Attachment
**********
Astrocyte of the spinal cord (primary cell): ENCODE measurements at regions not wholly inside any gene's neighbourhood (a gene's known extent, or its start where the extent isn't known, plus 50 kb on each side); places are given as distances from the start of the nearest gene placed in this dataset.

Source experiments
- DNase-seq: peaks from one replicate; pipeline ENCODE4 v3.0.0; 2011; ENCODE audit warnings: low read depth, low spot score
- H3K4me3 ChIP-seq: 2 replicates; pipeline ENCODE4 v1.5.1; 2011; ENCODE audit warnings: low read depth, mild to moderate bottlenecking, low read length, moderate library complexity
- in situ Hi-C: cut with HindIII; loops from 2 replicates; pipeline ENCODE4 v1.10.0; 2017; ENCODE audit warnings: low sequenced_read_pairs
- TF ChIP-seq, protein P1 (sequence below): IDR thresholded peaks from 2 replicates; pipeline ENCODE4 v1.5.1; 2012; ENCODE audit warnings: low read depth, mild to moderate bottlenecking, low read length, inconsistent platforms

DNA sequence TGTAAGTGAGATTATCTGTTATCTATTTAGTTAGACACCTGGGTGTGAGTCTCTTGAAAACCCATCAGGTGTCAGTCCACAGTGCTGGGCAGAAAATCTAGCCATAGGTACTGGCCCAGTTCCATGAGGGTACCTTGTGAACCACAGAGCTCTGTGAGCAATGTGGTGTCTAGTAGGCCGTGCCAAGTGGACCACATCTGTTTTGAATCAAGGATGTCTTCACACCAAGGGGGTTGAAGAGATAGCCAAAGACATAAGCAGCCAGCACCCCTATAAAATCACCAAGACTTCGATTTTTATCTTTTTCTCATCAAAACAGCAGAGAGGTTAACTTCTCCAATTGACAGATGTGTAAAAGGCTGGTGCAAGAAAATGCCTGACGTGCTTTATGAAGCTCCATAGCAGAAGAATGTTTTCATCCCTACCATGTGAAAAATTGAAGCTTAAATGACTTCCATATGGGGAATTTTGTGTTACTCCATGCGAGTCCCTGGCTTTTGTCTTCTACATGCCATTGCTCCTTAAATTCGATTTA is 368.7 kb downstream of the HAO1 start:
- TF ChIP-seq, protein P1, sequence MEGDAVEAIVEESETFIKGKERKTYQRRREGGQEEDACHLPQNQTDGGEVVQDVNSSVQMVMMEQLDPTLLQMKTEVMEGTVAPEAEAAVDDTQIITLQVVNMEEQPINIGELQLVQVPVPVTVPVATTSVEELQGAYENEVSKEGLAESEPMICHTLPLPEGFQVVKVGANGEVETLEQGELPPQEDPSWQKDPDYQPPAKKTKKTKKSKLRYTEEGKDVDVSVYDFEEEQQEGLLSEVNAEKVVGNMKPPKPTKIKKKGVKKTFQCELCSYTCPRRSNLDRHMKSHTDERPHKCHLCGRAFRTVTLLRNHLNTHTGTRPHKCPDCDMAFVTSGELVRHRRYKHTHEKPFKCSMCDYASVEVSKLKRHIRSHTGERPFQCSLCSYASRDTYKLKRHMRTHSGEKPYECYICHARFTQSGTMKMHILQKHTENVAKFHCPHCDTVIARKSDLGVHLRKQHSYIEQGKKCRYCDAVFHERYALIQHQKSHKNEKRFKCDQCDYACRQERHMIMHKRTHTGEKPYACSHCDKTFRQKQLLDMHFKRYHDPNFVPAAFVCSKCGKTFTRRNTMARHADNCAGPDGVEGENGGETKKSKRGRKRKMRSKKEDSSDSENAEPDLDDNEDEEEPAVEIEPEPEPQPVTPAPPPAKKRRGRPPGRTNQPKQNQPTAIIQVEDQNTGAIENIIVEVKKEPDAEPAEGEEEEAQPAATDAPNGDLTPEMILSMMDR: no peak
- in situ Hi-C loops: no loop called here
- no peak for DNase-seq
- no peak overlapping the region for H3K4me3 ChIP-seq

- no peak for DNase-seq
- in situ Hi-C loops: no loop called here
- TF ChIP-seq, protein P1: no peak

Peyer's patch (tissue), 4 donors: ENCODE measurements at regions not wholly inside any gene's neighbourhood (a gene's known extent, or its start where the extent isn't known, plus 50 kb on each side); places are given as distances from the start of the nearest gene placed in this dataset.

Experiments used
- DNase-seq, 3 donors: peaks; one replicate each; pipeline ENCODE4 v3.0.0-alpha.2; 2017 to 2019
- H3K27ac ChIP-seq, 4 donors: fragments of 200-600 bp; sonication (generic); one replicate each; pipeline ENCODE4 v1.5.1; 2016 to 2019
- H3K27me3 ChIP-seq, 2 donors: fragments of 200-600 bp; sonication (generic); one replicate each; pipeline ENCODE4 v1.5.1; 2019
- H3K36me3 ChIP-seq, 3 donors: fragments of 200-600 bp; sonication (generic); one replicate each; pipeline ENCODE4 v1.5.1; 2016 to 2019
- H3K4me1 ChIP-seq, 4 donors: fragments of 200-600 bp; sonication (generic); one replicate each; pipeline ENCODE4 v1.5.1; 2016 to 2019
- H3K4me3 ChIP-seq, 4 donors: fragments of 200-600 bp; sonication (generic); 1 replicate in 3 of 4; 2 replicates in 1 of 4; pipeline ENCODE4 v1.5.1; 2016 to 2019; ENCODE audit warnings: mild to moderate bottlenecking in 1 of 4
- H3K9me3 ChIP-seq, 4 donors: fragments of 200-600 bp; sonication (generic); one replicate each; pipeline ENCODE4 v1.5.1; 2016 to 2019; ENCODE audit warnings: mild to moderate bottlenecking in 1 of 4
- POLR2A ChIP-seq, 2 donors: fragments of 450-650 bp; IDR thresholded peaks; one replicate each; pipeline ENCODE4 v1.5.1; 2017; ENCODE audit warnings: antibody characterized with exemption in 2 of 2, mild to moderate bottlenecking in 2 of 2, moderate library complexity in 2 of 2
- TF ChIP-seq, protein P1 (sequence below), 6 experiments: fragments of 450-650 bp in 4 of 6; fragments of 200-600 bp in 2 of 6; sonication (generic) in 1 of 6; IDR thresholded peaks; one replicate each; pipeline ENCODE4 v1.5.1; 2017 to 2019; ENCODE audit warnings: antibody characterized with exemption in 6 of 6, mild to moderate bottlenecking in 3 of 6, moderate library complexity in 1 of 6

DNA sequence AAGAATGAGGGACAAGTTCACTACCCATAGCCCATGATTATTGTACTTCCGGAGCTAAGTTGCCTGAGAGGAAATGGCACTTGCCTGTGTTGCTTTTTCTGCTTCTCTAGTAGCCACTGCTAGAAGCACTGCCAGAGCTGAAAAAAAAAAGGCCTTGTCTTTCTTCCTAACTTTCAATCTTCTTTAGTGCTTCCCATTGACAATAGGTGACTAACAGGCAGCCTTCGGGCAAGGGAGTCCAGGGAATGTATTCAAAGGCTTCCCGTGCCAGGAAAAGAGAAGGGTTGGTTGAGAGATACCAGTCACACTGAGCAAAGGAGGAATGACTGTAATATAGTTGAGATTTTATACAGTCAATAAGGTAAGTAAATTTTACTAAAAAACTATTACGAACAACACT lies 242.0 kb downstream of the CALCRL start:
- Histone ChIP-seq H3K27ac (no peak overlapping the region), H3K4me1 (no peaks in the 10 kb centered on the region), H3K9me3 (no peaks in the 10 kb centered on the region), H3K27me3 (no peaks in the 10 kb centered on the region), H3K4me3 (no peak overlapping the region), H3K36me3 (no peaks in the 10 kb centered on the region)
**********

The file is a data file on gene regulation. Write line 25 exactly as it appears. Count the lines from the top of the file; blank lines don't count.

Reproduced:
- TF ChIP-seq, protein P1 (sequence below), 6 experiments: fragments of 450-650 bp in 4 of 6; fragments of 200-600 bp in 2 of 6; sonication (generic) in 1 of 6; IDR thresholded peaks; one replicate each; pipeline ENCODE4 v1.5.1; 2017 to 2019; ENCODE audit warnings: antibody characterized with exemption in 6 of 6, mild to moderate bottlenecking in 3 of 6, moderate library complexity in 1 of 6